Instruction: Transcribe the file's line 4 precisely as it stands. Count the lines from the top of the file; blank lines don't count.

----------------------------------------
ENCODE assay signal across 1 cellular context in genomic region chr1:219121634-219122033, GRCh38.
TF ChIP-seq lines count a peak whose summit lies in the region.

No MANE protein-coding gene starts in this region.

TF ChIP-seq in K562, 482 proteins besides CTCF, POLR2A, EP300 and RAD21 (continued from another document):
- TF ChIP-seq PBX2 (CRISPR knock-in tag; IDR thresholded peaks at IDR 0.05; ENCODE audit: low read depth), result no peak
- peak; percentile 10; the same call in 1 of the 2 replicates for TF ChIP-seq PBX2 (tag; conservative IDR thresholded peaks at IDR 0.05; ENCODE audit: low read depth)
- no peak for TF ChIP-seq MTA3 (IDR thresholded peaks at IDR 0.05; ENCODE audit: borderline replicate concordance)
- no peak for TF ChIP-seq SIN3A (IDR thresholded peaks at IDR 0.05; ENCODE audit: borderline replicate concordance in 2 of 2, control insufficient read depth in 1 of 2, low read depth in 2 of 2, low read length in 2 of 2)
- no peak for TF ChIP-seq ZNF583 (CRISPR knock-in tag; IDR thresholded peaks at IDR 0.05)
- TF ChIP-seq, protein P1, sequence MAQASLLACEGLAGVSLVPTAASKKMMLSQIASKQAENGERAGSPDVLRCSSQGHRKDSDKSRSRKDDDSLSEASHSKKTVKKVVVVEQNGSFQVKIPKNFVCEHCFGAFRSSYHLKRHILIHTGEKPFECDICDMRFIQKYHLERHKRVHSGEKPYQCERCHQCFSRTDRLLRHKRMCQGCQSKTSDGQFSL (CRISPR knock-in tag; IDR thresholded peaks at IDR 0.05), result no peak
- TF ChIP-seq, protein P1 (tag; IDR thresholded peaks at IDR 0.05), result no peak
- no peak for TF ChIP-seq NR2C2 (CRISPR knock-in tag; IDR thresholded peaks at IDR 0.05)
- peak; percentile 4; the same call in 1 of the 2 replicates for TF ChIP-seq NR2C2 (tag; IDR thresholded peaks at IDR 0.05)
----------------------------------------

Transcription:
TF ChIP-seq in K562, 482 proteins besides CTCF, POLR2A, EP300 and RAD21 (continued from another document):